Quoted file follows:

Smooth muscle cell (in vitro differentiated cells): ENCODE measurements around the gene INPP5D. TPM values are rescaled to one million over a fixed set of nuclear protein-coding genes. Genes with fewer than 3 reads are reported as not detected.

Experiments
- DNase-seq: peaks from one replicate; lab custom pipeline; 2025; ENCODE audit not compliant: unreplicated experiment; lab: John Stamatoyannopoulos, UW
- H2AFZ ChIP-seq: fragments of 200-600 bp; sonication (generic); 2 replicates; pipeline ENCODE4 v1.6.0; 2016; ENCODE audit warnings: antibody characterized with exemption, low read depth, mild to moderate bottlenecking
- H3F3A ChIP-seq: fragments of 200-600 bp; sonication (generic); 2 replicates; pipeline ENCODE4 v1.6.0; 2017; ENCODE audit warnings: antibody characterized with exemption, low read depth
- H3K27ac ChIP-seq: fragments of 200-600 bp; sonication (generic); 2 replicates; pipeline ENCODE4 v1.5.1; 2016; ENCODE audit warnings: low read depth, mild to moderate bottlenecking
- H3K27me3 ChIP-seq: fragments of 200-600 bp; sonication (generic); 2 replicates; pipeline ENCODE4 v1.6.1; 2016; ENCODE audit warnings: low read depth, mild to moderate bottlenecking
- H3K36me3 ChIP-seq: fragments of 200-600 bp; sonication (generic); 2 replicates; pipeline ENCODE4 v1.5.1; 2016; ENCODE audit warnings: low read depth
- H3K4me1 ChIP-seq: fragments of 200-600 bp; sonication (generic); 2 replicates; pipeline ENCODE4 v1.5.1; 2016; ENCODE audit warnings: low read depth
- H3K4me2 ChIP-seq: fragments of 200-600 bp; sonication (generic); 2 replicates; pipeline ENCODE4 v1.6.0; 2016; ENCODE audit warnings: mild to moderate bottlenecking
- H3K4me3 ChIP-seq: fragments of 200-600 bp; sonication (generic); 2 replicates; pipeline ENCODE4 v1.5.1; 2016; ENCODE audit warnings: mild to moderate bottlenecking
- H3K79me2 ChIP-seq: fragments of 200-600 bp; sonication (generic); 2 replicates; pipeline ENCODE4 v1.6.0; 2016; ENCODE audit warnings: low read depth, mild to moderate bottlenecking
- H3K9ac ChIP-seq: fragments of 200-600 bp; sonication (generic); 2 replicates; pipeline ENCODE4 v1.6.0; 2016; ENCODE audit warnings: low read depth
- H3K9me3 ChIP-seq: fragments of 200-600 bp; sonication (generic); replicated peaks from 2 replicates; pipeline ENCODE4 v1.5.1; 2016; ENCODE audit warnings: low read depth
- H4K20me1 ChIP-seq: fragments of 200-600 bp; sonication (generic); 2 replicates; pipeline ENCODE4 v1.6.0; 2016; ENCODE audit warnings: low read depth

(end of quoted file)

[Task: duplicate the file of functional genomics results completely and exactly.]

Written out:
Smooth muscle cell (in vitro differentiated cells): ENCODE measurements around the gene INPP5D. TPM values are rescaled to one million over a fixed set of nuclear protein-coding genes. Genes with fewer than 3 reads are reported as not detected.

Experiments
- DNase-seq: peaks from one replicate; lab custom pipeline; 2025; ENCODE audit not compliant: unreplicated experiment; lab: John Stamatoyannopoulos, UW
- H2AFZ ChIP-seq: fragments of 200-600 bp; sonication (generic); 2 replicates; pipeline ENCODE4 v1.6.0; 2016; ENCODE audit warnings: antibody characterized with exemption, low read depth, mild to moderate bottlenecking
- H3F3A ChIP-seq: fragments of 200-600 bp; sonication (generic); 2 replicates; pipeline ENCODE4 v1.6.0; 2017; ENCODE audit warnings: antibody characterized with exemption, low read depth
- H3K27ac ChIP-seq: fragments of 200-600 bp; sonication (generic); 2 replicates; pipeline ENCODE4 v1.5.1; 2016; ENCODE audit warnings: low read depth, mild to moderate bottlenecking
- H3K27me3 ChIP-seq: fragments of 200-600 bp; sonication (generic); 2 replicates; pipeline ENCODE4 v1.6.1; 2016; ENCODE audit warnings: low read depth, mild to moderate bottlenecking
- H3K36me3 ChIP-seq: fragments of 200-600 bp; sonication (generic); 2 replicates; pipeline ENCODE4 v1.5.1; 2016; ENCODE audit warnings: low read depth
- H3K4me1 ChIP-seq: fragments of 200-600 bp; sonication (generic); 2 replicates; pipeline ENCODE4 v1.5.1; 2016; ENCODE audit warnings: low read depth
- H3K4me2 ChIP-seq: fragments of 200-600 bp; sonication (generic); 2 replicates; pipeline ENCODE4 v1.6.0; 2016; ENCODE audit warnings: mild to moderate bottlenecking
- H3K4me3 ChIP-seq: fragments of 200-600 bp; sonication (generic); 2 replicates; pipeline ENCODE4 v1.5.1; 2016; ENCODE audit warnings: mild to moderate bottlenecking
- H3K79me2 ChIP-seq: fragments of 200-600 bp; sonication (generic); 2 replicates; pipeline ENCODE4 v1.6.0; 2016; ENCODE audit warnings: low read depth, mild to moderate bottlenecking
- H3K9ac ChIP-seq: fragments of 200-600 bp; sonication (generic); 2 replicates; pipeline ENCODE4 v1.6.0; 2016; ENCODE audit warnings: low read depth
- H3K9me3 ChIP-seq: fragments of 200-600 bp; sonication (generic); replicated peaks from 2 replicates; pipeline ENCODE4 v1.5.1; 2016; ENCODE audit warnings: low read depth
- H4K20me1 ChIP-seq: fragments of 200-600 bp; sonication (generic); 2 replicates; pipeline ENCODE4 v1.6.0; 2016; ENCODE audit warnings: low read depth